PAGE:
Ivor B. Kaplan, MD
Dr. Kaplan has been in practice in Hampton Roads since 1987. Originally a native of Johannesburg, South Africa, he immigrated to the United States in 1977 and was granted citizenship in 1983.
Prior to coming to the U.S.A., Dr. Kaplan completed his medical school training at the University of the Witwatersrand in Johannesburg, and his internships in both Internal Medicine and General Surgery at the Johannesburg General Hospital. He completed a senior internship in Plastic Surgery at Baragwanath Hospital before entering the South African Medical Corp for his compulsory military training. While in the South African Army, he served in a 500 bed Mission Hospital in Bophutatswana and subsequently took part in the emergency treatment of injured troops and helicopter evacuations in Angola and Namibia, during the conflict against Castro's Communist Insurgency in Southern Africa.
In the United States, he first completed a Surgical Internship at the Wilmington Medical Center in Delaware before going on to complete a full residency in General Surgery at Temple University Medical Center in Philadelphia. He was granted Board Certification in General Surgery in 1983. He then went on to complete a residency in Plastic Surgery at the Eastern Virginia Medical School in Norfolk and was granted Board Certification in Plastic Surgery in 1985.
Subsequently, he undertook additional Fellowship training in Microsurgery at the University of Louisville in Kentucky, before going on to become the Christine Kleinert Fellow in Hand Surgery at Jewish Hospital, again, at the University of Louisville. He has as well, Board Certification in Hand Surgery.
Over the years Dr. Kaplan's practice has evolved from almost totally reconstructive to a mostly cosmetic practice that still, nevertheless, includes a large number of children with congenital hand and ear deformities. The sculptural nature of ear and hand reconstruction continues to interest him while at the same time, the evolution and revolution that has occurred in the art of cosmetic surgery has fascinated his artistic temperament. He is on the forefront of the very latest techniques in facial rejuvenation, having recognized the need for limited downtime and subtlety in execution of the myriad procedures now available to patients that were not available even a few years ago. The sculptural quality of body contouring and breast surgery also falls well within the scope of a sculptor, although the medium of human tissue requires more than simply being able to convert 2D to 3D, as with clay. Fortunately, his many years of complex training in General and Reconstructive surgery have paid vast dividends in the care and management of the Cosmetic Surgery patient. Having a very keen eye for detail and artistry, and understanding the complexities of the human body's responses to surgical trauma, means low complication rates and "getting it right the first time."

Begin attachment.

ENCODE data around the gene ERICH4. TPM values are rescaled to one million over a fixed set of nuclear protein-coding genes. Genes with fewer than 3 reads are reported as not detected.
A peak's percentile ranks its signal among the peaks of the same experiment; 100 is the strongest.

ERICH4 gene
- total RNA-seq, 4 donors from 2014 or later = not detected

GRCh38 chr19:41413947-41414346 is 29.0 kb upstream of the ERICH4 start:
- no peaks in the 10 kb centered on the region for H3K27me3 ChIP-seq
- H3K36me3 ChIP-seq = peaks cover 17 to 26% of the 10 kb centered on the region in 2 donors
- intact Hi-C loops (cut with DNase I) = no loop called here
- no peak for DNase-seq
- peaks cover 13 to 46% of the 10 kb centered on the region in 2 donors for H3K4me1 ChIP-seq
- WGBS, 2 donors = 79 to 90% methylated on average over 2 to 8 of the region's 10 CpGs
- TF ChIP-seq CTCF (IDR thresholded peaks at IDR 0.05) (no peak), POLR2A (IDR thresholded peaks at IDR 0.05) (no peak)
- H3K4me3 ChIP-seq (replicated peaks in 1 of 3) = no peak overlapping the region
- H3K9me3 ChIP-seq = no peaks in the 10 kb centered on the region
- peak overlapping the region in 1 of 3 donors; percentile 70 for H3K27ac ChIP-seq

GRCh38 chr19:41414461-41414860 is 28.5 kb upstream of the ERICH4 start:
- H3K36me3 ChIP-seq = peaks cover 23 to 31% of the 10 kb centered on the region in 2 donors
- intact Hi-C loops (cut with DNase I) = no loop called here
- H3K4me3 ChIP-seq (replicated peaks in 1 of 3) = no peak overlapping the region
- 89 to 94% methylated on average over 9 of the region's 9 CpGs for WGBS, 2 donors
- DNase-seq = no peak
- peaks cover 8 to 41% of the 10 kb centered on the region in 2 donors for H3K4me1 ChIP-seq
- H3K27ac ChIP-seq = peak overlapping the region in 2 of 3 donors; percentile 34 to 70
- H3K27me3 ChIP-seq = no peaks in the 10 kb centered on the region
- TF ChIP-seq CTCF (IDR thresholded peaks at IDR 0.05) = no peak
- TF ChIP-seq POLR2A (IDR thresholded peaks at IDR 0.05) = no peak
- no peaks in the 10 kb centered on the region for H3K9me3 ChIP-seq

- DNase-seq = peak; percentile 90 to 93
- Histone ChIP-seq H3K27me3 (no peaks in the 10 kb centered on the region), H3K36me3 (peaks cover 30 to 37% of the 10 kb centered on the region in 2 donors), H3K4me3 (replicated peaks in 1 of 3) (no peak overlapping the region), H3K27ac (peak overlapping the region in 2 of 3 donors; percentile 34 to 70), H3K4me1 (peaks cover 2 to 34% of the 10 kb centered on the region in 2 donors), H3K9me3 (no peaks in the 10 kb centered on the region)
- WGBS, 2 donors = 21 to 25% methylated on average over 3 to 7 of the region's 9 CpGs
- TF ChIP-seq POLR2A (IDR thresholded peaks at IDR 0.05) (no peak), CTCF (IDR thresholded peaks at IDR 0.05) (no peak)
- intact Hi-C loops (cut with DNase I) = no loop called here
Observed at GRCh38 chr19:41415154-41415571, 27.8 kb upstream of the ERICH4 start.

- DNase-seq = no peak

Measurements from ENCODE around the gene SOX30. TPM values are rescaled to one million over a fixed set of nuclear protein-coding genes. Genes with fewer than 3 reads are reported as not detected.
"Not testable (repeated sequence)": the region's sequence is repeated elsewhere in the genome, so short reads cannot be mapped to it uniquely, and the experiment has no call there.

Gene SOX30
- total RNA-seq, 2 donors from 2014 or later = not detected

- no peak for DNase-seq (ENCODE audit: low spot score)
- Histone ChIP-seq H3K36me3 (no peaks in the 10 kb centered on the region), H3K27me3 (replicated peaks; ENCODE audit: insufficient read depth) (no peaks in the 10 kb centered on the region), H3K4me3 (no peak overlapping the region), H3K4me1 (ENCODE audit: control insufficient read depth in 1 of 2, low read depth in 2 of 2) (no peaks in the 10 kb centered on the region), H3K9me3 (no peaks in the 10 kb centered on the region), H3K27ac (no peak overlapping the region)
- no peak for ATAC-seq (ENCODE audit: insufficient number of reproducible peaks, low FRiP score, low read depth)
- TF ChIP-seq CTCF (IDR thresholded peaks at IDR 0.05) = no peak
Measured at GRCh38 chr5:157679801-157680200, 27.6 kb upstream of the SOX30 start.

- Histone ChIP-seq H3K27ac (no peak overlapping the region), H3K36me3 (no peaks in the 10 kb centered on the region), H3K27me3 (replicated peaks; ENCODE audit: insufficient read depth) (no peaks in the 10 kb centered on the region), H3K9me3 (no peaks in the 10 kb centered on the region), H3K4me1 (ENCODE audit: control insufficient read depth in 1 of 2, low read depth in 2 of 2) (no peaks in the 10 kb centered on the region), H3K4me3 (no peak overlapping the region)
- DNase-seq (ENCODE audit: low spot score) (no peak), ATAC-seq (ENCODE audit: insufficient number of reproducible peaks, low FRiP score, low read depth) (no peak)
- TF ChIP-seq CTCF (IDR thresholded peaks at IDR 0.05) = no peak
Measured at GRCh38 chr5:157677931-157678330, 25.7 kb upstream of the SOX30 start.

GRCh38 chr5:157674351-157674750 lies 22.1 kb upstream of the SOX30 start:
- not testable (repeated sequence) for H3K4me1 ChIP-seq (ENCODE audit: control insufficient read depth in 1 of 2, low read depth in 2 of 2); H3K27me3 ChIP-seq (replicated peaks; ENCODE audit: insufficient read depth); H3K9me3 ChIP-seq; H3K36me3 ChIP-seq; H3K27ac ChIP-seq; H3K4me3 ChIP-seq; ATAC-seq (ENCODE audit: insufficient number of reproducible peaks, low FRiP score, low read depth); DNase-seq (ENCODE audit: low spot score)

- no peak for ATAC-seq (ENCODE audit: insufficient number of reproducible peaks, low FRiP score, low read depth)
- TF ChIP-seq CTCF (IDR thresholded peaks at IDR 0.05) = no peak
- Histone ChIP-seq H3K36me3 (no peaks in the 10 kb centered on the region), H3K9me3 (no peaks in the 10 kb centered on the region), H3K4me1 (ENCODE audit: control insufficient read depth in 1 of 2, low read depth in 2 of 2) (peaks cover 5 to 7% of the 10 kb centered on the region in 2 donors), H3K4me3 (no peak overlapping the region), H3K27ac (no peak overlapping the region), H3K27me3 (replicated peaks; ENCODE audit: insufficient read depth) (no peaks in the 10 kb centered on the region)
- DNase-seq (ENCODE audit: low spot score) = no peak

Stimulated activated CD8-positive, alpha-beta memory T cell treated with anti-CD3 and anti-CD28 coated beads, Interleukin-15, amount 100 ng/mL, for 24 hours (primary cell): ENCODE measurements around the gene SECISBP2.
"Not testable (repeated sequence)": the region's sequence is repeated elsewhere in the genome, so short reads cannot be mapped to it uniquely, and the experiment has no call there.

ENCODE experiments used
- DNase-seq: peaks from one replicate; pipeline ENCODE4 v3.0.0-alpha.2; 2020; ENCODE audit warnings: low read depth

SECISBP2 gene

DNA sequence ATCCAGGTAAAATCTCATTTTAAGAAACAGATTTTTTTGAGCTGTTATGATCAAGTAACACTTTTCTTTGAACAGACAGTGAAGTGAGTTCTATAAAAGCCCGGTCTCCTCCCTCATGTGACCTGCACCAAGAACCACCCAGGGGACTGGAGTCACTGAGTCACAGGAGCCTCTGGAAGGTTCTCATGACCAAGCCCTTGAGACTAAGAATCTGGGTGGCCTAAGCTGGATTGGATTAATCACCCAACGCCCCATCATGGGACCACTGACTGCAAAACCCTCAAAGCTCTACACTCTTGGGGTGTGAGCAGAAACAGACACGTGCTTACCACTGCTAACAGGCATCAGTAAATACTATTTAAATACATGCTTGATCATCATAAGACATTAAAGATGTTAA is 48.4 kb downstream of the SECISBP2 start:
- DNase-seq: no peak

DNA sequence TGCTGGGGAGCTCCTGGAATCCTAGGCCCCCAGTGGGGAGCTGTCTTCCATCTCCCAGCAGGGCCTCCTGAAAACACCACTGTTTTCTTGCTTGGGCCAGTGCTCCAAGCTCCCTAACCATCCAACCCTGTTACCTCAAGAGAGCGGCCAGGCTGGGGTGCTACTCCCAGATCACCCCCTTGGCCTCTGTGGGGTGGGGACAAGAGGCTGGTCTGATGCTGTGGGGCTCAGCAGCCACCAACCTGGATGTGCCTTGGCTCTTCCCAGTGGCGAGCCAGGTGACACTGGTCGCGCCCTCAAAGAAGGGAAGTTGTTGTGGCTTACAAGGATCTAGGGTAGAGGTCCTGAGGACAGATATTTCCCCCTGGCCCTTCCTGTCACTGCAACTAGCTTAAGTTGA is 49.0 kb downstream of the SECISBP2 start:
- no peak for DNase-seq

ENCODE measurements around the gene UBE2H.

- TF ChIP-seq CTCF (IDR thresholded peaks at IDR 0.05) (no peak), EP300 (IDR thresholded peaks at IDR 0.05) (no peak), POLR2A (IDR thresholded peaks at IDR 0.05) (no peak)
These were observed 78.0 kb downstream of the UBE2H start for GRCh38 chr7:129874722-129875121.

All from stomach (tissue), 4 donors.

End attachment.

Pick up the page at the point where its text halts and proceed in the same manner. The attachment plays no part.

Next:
University of Witwatersrand in Johannesburg
Temple University Hospital
Eastern Virginia Graduate School of Medicine